During the Great Blackout of 2003 the area in which I lived got a warning and short reprieve prior to losing power along with everyone else.  An unusual temporary loss of power on a sunny day on which that shouldn't have happened had people turning to the television and radio for an explanation, where they learned the entire eastern seaboard and mid-atlantic states had gone dark without explanation. Panic began to build as people raced to stores to stock up on supplies.

    Since my car was low on gas and I lived in a semi-rural area I headed to a local station to fill up. The scene unfolding there was interesting and bordering on surreal. Long lines had already begun to form, and it was quickly apparent that there were two distinctly different responses to this crisis. My county was home to both very rich and very poor. The more well-to-do individuals in larger and more expensive cars were visibly frightened. Not only that, they jostled for better position and furtively looked over their shoulder lest someone attempt to steal their stuff before they completed their task and sped off.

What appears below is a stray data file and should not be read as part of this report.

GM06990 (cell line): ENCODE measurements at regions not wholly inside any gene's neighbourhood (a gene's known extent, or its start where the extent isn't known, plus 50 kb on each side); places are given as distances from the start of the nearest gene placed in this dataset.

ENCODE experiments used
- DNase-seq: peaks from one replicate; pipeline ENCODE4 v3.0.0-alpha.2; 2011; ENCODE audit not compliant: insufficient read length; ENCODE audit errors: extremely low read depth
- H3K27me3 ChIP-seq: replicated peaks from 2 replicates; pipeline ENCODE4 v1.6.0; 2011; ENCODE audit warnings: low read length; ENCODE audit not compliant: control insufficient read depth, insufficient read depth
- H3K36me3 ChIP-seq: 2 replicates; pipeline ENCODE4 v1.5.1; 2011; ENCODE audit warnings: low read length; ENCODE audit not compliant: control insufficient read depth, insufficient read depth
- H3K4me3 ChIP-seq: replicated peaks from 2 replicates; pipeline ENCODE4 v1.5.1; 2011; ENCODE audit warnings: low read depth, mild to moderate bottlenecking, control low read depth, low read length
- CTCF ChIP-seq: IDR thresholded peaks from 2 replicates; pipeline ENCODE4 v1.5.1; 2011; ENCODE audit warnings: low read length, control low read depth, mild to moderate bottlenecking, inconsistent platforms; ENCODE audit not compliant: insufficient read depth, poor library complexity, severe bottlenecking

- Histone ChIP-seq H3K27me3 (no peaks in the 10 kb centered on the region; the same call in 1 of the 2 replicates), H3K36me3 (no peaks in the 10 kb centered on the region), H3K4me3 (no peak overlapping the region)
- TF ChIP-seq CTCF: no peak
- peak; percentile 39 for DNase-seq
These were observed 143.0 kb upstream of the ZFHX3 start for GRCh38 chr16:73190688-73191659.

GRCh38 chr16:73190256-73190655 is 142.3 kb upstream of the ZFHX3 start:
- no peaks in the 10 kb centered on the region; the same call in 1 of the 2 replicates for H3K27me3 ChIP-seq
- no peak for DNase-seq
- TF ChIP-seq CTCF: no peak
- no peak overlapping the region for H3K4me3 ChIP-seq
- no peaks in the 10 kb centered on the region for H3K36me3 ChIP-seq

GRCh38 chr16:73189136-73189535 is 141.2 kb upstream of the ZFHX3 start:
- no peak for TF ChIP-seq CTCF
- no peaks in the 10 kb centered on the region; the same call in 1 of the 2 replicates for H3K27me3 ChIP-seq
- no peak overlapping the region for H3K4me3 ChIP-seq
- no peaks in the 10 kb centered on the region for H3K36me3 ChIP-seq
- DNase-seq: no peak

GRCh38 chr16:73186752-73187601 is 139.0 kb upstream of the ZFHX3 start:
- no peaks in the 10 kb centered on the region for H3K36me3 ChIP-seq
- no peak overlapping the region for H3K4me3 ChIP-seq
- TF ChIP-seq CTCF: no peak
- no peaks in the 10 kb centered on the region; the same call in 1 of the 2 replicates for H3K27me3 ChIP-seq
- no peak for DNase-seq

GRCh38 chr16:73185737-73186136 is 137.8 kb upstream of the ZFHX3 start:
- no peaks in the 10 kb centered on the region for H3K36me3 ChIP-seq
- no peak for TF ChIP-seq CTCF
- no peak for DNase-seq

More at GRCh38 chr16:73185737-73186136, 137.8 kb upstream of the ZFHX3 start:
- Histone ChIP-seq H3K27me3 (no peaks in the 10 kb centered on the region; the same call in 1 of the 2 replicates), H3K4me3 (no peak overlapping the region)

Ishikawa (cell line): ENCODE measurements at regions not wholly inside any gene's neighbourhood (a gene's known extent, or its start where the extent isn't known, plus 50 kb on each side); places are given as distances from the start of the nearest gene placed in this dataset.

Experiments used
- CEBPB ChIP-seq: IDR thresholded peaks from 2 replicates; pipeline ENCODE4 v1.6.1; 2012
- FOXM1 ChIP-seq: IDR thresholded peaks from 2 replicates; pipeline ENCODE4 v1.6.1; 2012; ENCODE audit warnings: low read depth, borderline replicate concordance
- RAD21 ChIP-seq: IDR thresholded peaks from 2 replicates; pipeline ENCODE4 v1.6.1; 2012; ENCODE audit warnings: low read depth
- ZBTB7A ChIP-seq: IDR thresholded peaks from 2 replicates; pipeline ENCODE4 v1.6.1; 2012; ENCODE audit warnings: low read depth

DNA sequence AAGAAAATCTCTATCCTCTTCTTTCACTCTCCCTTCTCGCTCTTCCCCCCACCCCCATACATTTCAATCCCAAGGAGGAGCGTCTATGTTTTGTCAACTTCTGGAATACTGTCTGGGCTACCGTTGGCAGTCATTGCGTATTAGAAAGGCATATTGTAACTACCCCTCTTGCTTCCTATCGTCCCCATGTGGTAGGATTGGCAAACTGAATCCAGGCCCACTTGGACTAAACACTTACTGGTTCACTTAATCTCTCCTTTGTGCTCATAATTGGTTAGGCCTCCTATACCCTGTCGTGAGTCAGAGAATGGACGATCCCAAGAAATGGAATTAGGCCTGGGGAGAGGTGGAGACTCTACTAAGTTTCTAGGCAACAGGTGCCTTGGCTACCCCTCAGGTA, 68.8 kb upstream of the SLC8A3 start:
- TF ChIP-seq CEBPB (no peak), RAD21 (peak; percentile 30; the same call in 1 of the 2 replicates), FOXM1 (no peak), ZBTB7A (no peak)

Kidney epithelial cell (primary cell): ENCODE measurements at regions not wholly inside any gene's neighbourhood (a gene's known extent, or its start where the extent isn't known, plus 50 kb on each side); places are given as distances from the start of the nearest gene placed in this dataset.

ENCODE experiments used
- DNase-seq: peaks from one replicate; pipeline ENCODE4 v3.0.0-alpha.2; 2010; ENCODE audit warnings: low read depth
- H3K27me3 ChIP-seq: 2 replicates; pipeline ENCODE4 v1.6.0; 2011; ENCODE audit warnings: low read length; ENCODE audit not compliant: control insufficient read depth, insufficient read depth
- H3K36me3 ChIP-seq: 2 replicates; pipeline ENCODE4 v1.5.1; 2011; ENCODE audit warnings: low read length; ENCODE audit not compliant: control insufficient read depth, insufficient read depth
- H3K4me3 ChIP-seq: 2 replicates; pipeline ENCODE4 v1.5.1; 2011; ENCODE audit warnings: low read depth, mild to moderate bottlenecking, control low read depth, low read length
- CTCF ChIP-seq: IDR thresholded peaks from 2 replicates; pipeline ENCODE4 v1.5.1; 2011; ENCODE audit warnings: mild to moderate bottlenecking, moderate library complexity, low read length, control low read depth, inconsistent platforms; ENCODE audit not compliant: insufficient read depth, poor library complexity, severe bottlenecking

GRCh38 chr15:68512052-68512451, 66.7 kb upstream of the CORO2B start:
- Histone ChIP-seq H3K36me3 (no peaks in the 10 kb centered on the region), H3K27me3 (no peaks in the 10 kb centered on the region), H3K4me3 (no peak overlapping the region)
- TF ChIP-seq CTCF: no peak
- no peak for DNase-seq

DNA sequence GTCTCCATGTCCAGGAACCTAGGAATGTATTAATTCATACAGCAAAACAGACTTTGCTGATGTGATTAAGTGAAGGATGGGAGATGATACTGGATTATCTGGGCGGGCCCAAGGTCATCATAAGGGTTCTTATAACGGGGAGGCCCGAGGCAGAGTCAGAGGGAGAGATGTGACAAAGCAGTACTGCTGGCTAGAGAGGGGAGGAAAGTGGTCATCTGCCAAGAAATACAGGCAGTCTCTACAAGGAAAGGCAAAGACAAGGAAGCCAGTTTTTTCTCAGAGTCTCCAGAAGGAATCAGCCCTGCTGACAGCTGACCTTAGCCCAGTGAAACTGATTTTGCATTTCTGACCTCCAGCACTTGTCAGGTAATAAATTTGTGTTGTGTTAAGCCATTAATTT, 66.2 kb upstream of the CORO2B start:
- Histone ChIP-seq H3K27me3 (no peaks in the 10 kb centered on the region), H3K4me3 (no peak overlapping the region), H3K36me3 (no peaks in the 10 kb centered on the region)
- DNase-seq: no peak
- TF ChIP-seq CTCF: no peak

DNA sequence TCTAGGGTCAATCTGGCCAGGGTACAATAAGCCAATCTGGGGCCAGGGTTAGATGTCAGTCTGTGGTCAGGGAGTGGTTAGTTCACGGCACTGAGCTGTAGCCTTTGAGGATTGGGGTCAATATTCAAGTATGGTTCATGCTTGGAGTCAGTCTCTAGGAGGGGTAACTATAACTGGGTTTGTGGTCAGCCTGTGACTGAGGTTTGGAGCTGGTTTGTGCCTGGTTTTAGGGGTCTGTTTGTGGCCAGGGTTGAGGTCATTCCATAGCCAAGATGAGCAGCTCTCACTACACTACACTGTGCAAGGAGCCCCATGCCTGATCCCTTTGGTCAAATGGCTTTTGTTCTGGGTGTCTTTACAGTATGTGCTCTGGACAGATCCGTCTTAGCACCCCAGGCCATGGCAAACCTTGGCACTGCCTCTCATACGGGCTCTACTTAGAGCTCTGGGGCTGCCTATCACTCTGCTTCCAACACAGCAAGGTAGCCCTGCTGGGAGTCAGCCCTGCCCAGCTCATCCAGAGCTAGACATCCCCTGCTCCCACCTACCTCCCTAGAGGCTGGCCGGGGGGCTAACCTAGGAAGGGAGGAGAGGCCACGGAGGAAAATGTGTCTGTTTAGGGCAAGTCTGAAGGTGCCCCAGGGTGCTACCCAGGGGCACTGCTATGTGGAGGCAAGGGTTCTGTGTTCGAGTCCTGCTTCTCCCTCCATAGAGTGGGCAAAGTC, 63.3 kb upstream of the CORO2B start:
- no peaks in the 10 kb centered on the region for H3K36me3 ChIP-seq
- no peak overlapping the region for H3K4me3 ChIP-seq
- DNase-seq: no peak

The less well off, however, were treating this incident as an occasion for kindness and friendly outreach; even celebration. A group of young adults had formed in one corner of the parking lot and was engaged in excited talk around their dilapidated vehicles. One young lady in a dress was twirling happily. People in cut-offs and tee shirts chatted amiably with each other at the pumps.  Behind me in a beat-up pick-up truck two aged hippies laughed and joked continuously, making light of the situation with outbursts like "Damn terrorists anyhow!" Before leaving I saw them outside of their vehicle patiently helping an elderly couple who were having difficulty fueling up..